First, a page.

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Scott Harris' ballot from last year was good enough I'd consider it a must read. I also really like that post of Maury's on spreading from a few years ago. Watching clips of the WGLF on Youtube is mandatory for entirely different reasons.

I'm also a big fan of Nietzsche.

Anyone got links to the ballot and that thing about spreading?

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The Unibomber Manifesto 

Whatever that essay was where Dawkins literally calls out the cultural marxists for necessarily writing to be as unclear as possible: 
 

Brave New World, because that's what the Post Modernists are gonna do to you every time you give a win to a DnG team. 

Edited by BernieSanders

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Are those my speaks D:

you tell me.

 

Are those bad speaks

 

:|

Well it depends on your region, but mostly on the national circuit the range is from 25-30. Most people give an average of about 28's, but 25's or close to a 25 typically means that a debater did something bad in the round (for the national circuit, at least). 

Edited by CapitalismIsNotCool

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Why don't tournaments normalize speaker point distributions? I guess the main issue would be that some judges would be assigned to high quality debaters more often than other judges, just due to chance. In addition, judges might not be distributed to debaters randomly, probably good judges judge more frequently and more often in front of debates predicted to be interesting. Are there any other good reasons that we might not want to normalize speaker point distributions that I'm missing? Because despite these problems, it still seems like it might be worth it.

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Why don't tournaments normalize speaker point distributions? I guess the main issue would be that some judges would be assigned to high quality debaters more often than other judges, just due to chance. In addition, judges might not be distributed to debaters randomly, probably good judges judge more frequently and more often in front of debates predicted to be interesting. Are there any other good reasons that we might not want to normalize speaker point distributions that I'm missing? Because despite these problems, it still seems like it might be worth it.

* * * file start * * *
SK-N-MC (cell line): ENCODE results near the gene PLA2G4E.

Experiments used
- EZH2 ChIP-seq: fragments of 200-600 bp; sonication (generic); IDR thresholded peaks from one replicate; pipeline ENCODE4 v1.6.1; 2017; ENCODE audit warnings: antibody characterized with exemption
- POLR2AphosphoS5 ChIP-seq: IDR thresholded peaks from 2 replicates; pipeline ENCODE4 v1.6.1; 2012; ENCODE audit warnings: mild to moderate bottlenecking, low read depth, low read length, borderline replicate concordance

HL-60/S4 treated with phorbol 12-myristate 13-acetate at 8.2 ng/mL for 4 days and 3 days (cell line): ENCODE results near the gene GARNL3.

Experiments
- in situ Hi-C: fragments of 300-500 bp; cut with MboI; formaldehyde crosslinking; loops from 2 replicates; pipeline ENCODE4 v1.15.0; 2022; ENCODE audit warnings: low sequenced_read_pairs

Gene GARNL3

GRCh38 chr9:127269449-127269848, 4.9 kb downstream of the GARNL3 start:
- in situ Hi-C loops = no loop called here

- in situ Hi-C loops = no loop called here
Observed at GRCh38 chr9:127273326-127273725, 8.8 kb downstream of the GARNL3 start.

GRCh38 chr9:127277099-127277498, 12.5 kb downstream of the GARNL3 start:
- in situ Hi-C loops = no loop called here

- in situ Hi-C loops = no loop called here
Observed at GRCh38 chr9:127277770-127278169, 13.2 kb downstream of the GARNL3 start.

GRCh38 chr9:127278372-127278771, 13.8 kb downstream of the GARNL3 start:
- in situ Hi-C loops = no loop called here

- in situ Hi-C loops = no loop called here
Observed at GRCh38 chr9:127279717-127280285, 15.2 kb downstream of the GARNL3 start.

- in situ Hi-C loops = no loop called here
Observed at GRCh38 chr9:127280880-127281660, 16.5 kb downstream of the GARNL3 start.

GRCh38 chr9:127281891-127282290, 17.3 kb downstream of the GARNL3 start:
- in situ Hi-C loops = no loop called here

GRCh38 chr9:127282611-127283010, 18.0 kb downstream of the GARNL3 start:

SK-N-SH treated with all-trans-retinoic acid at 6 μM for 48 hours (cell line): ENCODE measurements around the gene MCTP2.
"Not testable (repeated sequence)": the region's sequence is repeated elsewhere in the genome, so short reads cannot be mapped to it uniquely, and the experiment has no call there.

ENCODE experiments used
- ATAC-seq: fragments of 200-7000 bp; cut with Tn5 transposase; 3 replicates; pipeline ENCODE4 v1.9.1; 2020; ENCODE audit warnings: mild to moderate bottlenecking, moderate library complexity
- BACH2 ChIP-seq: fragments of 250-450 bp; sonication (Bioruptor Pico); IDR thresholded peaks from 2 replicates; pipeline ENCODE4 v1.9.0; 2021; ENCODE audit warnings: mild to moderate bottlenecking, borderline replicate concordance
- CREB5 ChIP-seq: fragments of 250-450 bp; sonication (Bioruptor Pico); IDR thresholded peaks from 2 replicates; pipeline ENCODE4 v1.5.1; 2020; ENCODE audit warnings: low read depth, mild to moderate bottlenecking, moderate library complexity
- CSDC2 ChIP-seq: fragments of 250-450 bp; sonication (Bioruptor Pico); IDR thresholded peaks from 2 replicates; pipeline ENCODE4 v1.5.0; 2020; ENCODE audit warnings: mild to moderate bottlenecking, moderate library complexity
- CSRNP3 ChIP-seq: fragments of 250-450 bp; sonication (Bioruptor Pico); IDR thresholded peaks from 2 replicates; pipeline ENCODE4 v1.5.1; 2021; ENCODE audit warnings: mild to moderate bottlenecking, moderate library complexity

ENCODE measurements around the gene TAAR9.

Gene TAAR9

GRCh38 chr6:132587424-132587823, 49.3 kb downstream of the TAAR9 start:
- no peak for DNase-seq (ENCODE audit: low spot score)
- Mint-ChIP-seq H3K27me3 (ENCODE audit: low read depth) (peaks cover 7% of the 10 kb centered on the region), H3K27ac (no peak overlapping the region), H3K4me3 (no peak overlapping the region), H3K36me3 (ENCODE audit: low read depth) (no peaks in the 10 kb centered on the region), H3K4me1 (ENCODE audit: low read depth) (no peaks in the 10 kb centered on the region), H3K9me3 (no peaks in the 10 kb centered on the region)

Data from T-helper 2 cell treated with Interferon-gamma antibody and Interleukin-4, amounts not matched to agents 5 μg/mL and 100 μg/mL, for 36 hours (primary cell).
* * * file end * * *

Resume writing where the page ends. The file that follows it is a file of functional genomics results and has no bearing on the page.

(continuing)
Not sure about the rest of the nation, but in KS, you get ranked 1-4 based on who was in the round, then 1-30 "quality points". I highly disagree with the quality point system - It's too arbitrary. It leaves the judge to decide who was the best speaker, how well they spoke, and how to quantify that description as a number. However, in the 1-4 system, the judge only has to do one of those things. Any indication of things you could improve on, or what you did well, could easily be left in the "comments" section of the ballot.

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If the second best speaker and first best speaker are partners, the second best speakers score would end up much lower than it should, if only relative rankings were used.

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To stick with modern books (last ~50 years) for the moment:

 

Acemoglu and Robinson Why Nations Fail (and the authors also have a blog under a similar name which discusses current events)

 

Bailey The End of Doom

 

Brennan Why Not Capitalism?

 

Scott Harris This Ballot.  (http://www.cedadebate.org/forum/index.php?topic=4762.0)

 

Pinker The Blank Slate: The Modern Denial of Human Nature (say whatever you will about his violence work afterwards, this book is a good summary of the literature on its subject as of its publication).

 

Nozick Anarchy, State, and Utopia

 

And in the realm of 'media':